During both World Wars, Lord Moran, a physician who served as a medical officer during the first and Winston Churchill’s personal doctor during the second, studied the nature of courage. One of the interesting observations he made was that aboard military aircraft, the navigator experienced greater nerves than the pilot.
The reason for this, Moran surmised, was that the pilot had more to do: “In the presence of danger man often finds salvation in action . . . to stagnate in mind or body, is to surrender without terms. Whereas movement, work of any kind, helps to deliver him from those feelings which are traitors to his better nature.”
Yet it’s not just action itself which dulls fear, but the sense of control such action creates.
The modern civilian can readily see a parallel to Moran’s example in his own life: though driving is statistically more dangerous than flying, it’s less frightening to sit at the wheel of your car than as an impotent passenger on a commercial jet.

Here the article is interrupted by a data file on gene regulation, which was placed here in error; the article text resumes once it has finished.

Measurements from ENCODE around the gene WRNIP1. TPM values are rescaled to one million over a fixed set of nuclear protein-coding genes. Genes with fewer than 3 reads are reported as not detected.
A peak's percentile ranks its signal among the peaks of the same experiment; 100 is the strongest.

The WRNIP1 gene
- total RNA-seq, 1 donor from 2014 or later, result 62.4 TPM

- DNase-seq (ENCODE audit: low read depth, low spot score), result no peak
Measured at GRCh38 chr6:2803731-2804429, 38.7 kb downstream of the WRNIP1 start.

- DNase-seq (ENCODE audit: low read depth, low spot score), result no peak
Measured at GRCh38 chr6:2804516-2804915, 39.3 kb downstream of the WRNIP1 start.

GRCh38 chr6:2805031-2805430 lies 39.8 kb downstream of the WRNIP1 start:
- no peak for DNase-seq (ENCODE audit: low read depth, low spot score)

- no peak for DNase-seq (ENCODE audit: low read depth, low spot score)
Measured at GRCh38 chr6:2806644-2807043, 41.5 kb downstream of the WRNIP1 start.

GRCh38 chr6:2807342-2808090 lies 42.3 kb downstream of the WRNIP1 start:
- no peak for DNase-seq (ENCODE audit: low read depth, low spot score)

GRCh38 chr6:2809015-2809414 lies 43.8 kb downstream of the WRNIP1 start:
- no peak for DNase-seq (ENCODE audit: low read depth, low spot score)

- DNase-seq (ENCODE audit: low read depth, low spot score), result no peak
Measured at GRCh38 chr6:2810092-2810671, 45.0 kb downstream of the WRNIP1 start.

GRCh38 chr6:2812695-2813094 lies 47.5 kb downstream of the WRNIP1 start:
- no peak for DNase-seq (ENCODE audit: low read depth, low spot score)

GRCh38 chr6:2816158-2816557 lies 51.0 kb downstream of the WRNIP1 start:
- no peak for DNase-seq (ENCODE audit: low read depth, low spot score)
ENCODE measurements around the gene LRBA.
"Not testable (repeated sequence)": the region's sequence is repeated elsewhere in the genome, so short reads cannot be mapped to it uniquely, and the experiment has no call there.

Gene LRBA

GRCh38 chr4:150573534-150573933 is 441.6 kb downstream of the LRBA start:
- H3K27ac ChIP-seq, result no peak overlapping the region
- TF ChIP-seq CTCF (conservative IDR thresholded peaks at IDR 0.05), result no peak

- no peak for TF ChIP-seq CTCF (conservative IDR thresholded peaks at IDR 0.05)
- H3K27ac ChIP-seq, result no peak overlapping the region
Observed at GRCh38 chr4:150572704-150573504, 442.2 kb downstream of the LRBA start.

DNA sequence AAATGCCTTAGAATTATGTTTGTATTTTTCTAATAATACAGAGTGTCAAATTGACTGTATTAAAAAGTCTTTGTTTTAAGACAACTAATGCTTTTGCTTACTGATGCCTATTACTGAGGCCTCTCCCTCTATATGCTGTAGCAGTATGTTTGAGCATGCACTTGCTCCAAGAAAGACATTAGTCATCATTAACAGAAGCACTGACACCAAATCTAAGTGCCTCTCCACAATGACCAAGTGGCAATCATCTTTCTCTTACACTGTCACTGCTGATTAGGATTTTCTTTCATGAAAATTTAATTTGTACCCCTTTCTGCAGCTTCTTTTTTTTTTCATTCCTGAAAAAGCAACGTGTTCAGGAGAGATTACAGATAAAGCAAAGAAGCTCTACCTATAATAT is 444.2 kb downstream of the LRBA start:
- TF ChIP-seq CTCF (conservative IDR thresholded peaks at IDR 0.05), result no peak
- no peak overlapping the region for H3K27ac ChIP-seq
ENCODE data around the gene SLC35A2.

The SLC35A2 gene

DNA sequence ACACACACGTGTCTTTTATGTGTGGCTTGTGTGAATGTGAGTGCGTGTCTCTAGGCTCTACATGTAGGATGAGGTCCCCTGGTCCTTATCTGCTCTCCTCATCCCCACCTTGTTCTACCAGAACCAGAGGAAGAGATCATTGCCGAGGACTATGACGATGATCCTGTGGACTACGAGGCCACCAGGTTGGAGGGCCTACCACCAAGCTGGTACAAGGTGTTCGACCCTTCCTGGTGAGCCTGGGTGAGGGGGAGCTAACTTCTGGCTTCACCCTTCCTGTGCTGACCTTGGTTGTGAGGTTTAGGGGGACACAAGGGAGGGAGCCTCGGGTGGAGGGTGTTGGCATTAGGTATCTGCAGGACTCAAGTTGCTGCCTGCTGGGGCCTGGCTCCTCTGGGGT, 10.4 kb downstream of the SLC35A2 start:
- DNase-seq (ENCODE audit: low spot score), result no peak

To experience life as happening to you, breeds feelings of helplessness and anxiety. Whereas believing you can influence your fate, generates strength and confidence. Control = courage.
The parent who advocates for their sick child at the hospital; the individual who practices answering questions before an upcoming job interview; a soon-to-be mountain climber who repeatedly checks his equipment before a trip; all will approach their challenges with a braver heart.
In every situation, there is always something you can do to exercise greater agency, and thus subdue your fears. Even if that is preparing to accept those things which truly cannot be changed, by intentionally developing stoic equanimity.
In any fear-ridden or anxious situation, ask yourself: “What things do I have control over? What options for action remain open to me?” For courage is born in the captainship of soul.